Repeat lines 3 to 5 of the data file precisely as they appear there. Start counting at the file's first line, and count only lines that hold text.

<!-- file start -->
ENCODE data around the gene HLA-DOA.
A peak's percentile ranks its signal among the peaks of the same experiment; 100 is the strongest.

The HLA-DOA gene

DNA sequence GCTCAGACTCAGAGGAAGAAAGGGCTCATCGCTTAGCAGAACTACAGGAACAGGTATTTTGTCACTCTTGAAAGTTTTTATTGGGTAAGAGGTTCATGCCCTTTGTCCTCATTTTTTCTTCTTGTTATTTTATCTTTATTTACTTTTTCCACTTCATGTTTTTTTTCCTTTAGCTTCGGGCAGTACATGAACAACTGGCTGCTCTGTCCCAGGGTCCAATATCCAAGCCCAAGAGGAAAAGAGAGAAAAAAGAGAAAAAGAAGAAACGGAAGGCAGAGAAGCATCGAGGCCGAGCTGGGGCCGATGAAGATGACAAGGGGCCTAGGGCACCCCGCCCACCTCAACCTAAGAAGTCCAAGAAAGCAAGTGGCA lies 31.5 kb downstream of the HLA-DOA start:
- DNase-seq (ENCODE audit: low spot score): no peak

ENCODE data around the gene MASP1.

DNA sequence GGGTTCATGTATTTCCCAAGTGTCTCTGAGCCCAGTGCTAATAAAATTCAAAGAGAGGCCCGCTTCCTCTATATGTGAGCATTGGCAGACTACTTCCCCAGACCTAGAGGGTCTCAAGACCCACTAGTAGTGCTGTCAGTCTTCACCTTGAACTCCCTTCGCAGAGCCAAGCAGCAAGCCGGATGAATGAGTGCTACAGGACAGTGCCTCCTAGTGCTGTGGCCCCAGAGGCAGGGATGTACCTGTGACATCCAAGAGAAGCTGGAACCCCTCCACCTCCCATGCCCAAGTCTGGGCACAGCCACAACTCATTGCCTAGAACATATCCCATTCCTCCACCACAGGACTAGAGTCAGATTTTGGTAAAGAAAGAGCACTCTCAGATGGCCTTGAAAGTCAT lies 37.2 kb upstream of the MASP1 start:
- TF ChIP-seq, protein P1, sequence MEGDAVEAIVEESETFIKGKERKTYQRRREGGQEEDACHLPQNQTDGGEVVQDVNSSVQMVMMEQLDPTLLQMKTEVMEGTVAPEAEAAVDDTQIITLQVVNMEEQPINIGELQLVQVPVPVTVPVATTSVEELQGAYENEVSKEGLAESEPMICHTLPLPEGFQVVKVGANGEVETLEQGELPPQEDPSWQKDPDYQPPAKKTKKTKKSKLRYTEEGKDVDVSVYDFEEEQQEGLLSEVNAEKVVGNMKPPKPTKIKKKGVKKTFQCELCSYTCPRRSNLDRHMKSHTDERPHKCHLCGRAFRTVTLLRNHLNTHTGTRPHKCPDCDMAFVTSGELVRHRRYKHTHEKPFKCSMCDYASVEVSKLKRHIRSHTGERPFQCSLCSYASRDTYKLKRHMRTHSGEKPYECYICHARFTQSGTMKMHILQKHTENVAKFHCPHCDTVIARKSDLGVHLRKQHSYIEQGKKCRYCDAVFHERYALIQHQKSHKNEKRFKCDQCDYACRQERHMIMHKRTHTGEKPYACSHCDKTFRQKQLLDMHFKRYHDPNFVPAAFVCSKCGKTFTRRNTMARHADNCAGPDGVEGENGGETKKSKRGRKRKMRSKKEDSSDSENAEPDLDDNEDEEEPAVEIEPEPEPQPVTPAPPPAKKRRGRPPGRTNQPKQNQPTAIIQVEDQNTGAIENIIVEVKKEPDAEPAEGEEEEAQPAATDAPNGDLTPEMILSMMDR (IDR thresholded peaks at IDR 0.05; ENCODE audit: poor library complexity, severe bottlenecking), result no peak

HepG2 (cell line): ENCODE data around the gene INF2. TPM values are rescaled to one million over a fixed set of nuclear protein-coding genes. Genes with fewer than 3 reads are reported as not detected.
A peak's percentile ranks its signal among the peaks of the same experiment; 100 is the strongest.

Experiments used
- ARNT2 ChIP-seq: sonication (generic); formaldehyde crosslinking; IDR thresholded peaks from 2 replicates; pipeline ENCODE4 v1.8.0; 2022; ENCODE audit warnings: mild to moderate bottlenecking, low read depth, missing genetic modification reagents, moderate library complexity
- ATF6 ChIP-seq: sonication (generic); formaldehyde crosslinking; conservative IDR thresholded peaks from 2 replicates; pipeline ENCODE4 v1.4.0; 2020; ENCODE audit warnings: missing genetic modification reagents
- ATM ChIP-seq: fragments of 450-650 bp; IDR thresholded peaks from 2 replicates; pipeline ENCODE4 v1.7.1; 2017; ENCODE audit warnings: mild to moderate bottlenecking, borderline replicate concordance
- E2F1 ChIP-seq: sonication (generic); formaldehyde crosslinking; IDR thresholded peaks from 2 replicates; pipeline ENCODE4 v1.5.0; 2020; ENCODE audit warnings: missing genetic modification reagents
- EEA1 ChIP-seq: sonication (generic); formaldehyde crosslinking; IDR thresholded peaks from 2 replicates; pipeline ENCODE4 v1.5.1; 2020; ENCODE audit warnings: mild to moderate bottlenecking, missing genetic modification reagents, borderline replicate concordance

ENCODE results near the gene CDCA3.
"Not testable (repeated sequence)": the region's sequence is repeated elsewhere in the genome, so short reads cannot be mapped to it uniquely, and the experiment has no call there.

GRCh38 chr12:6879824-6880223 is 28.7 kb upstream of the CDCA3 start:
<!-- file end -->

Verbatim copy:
The HLA-DOA gene

DNA sequence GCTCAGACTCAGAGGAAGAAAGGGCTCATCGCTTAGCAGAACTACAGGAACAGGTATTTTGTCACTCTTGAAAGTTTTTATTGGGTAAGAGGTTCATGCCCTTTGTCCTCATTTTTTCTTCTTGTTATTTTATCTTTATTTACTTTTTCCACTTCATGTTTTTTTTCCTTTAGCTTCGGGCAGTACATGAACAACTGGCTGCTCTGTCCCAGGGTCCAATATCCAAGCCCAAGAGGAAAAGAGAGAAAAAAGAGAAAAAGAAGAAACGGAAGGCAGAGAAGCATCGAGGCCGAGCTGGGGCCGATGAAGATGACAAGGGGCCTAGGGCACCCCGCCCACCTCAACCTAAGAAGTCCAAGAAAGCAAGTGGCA lies 31.5 kb downstream of the HLA-DOA start:
- DNase-seq (ENCODE audit: low spot score): no peak